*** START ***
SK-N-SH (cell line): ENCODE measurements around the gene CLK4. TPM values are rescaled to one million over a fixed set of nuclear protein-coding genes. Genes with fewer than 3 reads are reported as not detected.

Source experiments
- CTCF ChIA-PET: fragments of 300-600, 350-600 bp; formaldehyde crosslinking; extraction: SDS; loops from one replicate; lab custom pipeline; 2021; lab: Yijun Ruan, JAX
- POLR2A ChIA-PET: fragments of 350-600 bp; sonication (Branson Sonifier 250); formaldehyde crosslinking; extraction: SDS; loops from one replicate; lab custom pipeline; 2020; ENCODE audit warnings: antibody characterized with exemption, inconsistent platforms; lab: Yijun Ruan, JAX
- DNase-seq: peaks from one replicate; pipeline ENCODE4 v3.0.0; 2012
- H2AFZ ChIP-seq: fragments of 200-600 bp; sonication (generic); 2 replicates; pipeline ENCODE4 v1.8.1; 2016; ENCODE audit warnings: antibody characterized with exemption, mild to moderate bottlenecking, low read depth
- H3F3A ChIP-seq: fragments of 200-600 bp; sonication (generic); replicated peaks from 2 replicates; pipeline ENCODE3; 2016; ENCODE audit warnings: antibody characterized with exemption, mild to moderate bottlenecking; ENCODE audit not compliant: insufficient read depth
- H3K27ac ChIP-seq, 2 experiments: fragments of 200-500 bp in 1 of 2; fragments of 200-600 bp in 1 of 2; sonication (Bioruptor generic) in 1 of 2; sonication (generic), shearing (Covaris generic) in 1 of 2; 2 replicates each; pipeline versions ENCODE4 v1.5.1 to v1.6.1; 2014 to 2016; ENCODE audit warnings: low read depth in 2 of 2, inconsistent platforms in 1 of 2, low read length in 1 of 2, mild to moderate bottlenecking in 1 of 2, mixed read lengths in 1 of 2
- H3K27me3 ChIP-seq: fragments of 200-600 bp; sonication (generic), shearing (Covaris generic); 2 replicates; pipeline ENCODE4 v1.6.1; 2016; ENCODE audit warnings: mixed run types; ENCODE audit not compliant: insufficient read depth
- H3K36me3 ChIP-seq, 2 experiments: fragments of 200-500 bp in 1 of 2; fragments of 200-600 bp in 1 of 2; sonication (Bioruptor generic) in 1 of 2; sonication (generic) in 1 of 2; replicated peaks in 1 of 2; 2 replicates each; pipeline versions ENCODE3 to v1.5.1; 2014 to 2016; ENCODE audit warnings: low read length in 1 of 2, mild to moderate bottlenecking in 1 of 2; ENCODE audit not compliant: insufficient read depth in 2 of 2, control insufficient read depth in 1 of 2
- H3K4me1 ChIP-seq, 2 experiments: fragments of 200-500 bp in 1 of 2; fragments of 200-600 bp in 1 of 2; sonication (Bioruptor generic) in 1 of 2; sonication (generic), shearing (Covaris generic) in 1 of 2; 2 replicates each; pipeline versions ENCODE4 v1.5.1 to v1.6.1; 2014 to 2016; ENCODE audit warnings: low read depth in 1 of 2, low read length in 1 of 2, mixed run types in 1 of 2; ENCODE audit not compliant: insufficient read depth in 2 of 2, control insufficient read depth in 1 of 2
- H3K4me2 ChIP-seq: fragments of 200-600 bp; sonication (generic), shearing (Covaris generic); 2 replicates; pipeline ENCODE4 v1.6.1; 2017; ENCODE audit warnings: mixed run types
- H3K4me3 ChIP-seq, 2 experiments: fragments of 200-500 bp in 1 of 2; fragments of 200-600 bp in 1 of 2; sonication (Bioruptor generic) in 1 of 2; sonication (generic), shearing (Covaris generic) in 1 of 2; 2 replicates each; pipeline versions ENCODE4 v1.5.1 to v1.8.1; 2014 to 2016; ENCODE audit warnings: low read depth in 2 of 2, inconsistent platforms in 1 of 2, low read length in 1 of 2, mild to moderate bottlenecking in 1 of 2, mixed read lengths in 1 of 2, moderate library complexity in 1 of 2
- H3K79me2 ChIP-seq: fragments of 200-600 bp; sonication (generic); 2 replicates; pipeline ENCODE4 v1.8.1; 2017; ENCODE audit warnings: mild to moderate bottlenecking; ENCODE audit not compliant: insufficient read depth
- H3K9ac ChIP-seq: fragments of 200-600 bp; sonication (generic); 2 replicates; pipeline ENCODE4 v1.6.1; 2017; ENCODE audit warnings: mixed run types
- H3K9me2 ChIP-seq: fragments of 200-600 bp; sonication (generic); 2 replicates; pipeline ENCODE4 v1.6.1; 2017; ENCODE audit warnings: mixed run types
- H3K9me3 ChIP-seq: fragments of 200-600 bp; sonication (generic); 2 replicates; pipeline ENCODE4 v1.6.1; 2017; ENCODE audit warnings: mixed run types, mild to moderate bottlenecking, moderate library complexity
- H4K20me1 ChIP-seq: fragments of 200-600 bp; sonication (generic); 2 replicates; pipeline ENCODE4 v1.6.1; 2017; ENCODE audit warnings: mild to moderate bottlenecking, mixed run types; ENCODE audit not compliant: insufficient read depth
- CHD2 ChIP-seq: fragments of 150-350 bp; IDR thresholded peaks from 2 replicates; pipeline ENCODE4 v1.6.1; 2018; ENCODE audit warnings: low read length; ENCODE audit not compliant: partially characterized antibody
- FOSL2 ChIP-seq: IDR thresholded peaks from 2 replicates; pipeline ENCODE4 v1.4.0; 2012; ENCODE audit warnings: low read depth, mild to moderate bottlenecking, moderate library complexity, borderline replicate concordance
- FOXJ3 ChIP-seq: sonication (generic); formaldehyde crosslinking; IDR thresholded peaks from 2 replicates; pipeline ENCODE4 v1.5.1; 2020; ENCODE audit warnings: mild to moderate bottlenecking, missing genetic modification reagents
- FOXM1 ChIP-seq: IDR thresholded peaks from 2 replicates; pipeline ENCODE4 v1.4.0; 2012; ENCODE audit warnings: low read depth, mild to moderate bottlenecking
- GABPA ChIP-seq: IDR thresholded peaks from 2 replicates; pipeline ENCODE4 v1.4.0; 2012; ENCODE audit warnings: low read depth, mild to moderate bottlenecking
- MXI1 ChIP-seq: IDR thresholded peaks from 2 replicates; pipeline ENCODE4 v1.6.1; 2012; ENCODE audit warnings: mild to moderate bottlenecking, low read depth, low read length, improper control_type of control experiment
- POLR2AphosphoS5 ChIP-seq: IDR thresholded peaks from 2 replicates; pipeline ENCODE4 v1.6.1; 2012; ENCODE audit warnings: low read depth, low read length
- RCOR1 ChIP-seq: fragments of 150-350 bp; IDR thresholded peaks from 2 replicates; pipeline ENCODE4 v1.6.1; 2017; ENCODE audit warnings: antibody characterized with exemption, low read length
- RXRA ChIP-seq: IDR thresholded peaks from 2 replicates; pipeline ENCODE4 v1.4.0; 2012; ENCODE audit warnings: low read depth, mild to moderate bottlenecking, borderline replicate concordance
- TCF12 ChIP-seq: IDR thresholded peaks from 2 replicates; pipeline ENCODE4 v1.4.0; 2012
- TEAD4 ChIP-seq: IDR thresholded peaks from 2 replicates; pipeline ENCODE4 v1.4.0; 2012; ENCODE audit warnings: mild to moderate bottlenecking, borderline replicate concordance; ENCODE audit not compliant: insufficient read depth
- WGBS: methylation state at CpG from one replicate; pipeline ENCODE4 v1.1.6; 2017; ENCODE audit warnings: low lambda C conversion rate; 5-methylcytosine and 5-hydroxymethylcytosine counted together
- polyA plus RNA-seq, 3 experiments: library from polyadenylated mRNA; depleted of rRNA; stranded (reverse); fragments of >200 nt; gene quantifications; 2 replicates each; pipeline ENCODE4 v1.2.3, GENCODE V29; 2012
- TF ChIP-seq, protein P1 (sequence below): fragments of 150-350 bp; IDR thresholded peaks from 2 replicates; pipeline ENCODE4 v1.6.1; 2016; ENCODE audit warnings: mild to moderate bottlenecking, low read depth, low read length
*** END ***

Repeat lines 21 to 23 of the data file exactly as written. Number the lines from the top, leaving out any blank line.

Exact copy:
- FOXJ3 ChIP-seq: sonication (generic); formaldehyde crosslinking; IDR thresholded peaks from 2 replicates; pipeline ENCODE4 v1.5.1; 2020; ENCODE audit warnings: mild to moderate bottlenecking, missing genetic modification reagents
- FOXM1 ChIP-seq: IDR thresholded peaks from 2 replicates; pipeline ENCODE4 v1.4.0; 2012; ENCODE audit warnings: low read depth, mild to moderate bottlenecking
- GABPA ChIP-seq: IDR thresholded peaks from 2 replicates; pipeline ENCODE4 v1.4.0; 2012; ENCODE audit warnings: low read depth, mild to moderate bottlenecking